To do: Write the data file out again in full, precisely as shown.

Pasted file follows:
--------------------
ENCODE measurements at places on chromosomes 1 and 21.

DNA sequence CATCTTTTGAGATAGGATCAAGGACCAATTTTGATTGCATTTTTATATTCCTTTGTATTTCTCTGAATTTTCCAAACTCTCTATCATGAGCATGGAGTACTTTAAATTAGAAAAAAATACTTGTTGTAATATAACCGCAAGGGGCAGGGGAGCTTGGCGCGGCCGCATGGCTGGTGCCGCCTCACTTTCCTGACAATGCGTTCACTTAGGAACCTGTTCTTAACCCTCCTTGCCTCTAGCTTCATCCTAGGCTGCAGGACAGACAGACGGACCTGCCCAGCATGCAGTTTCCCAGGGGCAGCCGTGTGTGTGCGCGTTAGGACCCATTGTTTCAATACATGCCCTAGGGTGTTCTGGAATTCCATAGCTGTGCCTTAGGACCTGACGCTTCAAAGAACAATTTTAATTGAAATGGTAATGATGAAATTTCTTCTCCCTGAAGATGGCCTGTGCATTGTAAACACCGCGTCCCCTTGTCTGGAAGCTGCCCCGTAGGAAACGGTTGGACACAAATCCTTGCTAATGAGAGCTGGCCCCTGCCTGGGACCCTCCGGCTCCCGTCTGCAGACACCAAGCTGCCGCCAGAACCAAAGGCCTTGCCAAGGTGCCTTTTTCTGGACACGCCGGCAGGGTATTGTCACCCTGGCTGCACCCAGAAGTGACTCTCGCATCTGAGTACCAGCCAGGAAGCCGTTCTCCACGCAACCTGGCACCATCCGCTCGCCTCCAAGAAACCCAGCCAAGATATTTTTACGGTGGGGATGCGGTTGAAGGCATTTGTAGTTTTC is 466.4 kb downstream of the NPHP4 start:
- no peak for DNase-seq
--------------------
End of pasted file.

ENCODE measurements at places on chromosomes 1 and 21.

DNA sequence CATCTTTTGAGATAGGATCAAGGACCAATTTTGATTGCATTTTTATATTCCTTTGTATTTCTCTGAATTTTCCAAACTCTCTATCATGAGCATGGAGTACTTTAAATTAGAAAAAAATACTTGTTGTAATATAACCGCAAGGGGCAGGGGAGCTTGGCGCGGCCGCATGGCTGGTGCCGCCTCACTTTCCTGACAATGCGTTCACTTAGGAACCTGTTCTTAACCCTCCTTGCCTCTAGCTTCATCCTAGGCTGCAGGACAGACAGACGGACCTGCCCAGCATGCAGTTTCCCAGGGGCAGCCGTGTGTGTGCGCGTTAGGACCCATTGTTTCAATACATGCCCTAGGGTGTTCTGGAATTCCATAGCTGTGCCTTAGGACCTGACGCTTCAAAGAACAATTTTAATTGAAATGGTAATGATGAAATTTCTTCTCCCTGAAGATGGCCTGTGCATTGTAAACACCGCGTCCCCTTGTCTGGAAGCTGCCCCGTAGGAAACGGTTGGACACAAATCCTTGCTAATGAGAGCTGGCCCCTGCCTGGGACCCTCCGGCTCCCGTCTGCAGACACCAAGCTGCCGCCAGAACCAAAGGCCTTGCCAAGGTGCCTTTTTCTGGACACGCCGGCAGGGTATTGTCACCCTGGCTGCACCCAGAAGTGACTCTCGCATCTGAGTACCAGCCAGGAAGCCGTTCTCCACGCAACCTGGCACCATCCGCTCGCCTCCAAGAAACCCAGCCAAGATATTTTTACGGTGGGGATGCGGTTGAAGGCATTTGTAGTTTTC is 466.4 kb downstream of the NPHP4 start:
- no peak for DNase-seq